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1

Our Cunning Plans

Time to share some of our official business plan, as submitted as part of our croft application. The plan is already subject to tweaking but I’m aware we’ve not really shared it here.

Summary
To build our family home and make our livelihood on the island of Rum. To become part of the community and work alongside others to preserve the ethos of Rum as a wildlife reserve along with helping it to grow into an established and sustainable community for the future.

Plan
We will create a smallholding from the croft with land given over to growing crops and rearing livestock. Our aim is for self sufficiency in food for our family plus residual produce for sale or exchange in the community and to tourists.
We also plan to use the land to capitalise on the existing tourist market and help to grow it further from a campsite or other holiday accommodation (e.g. eco camping pods). Further potential revenue streams would come from cottage industry type arts and crafts, preserves and produce.
Our longer term plans include creating an educational centre for WWOOFers and a working holiday destination specialising in self sufficiency, alternative energy, livestock rearing and low impact living.

There, sounds like a plan doesn’t it?!

If I’ve learnt anything (and I hope I have) about ambitious, unchartered territory, rather crazy plans it is that the only way to approach them is one step at a time, ready to make it up as you go along and change your end goal as and when necessary! The key thing is to be getting as much if not more out of the journey than the destination, infact who cares what the destination is anyway, that’s the ending, let’s just focus on the ride.

When we were planning to head off WWOOFing we began with a mammoth task ahead of coordinating the whole thing but by breaking it down into smaller chunks it all became feasible – one challenge at a time. The same applies here. For now the focus is on packing up the last remnants of our mainland life and getting to Rum. One step at a time.

Today we returned to Sussex, spent some time opening the pile of post that had arrived since we left nearly a month ago, caught up with family, took inventory of the food in our kitchen and had a very nice curry for dinner. Tomorrow we start the task of creating a job list, pinning some dates and prioritising to it and starting to tick things off.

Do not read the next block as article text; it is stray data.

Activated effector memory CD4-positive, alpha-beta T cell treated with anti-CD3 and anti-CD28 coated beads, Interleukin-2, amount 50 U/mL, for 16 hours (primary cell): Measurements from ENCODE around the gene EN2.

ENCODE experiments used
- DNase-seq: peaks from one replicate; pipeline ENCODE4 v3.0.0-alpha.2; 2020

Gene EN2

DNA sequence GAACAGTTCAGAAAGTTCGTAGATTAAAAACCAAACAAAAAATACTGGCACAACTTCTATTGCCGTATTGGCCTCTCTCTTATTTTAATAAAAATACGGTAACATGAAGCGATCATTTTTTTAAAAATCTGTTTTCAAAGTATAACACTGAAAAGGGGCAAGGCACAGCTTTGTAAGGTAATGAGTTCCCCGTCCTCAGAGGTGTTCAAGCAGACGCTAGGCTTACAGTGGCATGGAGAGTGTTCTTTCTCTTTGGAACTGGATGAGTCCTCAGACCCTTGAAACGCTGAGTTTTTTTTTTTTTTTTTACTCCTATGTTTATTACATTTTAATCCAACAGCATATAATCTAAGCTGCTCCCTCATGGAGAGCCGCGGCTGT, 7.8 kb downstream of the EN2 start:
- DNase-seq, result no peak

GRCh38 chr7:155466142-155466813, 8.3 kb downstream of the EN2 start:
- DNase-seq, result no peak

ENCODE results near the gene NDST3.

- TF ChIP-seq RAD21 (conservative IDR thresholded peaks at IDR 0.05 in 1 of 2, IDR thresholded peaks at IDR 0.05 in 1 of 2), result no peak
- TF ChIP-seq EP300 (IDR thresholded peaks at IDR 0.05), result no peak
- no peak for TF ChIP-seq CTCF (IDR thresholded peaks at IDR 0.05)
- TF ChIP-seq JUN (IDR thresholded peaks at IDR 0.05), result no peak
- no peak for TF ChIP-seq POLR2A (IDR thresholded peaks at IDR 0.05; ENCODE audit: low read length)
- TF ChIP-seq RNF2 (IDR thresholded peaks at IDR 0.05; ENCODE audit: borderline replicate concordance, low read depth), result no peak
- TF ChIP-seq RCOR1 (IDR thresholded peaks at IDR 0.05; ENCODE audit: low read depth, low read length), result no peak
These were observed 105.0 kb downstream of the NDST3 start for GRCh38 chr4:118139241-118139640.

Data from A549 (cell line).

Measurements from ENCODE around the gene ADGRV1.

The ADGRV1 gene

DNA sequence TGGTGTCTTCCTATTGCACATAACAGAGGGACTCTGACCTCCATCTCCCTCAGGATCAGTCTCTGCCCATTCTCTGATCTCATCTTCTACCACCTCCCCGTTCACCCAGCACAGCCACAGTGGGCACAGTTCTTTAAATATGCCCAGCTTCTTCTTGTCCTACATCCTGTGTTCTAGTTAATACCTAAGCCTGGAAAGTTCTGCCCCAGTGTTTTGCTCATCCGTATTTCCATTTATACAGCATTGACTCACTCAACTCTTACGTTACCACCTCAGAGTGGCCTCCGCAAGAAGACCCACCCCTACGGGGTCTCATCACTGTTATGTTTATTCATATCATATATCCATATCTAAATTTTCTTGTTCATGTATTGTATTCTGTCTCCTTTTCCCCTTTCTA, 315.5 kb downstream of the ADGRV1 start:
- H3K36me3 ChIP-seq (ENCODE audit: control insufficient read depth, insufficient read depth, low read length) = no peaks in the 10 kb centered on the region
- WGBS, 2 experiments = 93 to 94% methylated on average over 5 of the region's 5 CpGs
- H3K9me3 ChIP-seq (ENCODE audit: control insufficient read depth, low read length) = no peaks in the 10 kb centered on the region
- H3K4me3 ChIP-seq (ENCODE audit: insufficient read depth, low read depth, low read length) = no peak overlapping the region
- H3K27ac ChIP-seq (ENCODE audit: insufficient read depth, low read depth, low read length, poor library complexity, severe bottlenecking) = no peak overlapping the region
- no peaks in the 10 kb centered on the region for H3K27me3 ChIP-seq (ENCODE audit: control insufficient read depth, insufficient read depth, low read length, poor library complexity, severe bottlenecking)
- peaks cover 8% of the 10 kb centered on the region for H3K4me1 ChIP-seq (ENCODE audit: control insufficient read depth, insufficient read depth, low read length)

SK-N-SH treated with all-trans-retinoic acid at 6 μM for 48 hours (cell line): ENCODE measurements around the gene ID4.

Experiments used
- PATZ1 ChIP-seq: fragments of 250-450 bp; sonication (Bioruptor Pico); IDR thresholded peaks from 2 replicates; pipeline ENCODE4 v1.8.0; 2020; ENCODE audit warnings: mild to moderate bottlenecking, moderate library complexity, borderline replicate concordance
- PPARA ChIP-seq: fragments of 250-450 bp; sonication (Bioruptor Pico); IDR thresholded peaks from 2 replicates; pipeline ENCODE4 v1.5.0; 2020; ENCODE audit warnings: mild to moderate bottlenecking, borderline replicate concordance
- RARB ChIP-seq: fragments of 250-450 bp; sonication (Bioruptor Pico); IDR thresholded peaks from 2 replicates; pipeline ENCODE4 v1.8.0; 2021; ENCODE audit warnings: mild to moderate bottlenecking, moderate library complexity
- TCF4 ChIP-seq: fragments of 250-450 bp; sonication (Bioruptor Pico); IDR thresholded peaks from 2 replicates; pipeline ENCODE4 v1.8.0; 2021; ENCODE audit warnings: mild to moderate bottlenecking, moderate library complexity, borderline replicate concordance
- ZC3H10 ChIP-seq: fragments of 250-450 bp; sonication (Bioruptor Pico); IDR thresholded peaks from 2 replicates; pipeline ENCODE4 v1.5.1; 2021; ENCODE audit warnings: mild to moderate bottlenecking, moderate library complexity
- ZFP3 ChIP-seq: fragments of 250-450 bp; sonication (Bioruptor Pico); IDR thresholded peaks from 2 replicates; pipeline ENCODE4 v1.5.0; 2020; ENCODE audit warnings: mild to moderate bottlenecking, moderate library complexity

2

Long goodbyes

The limbo is almost over.

A year ago today we arrived at our very first WWOOF host, a year ago tonight we were sleeping in a tent. It got down to minus four twice in that first week, we were in bed by 8pm, having worked the hardest we’d ever worked before in our lives carrying wood up and down hills. We lived on vegan fayre, alcohol free after a life just days previously where we drank every night, ate meat every day and had baths, beds and sofas not to mention central heating, electricity and Sky TV. It was the biggest culture shock of our entire lives and yet when we left just two weeks later I cried because it was such a wrench. Dragon and Star still cite that host as their favourite and not a week goes by without us mentioning someone or something from there.

Fast forward a year and tonight we are sleeping in real beds. We’ve had a dinner of supermarket purchased food, lovely warm baths and a glass of wine after dinner. But this is temporary… and for all it is lovely to be enjoying the hospitality of friends we are all itching to get started on the next chapter of our lives. We are researching, emailing, phoning, writing in notepads and planning almost constantly. With every conversation with each other and everyone else we are coming up with yet more questions, more answers and more ideas. It is such an exciting, daunting and invigorating time for us.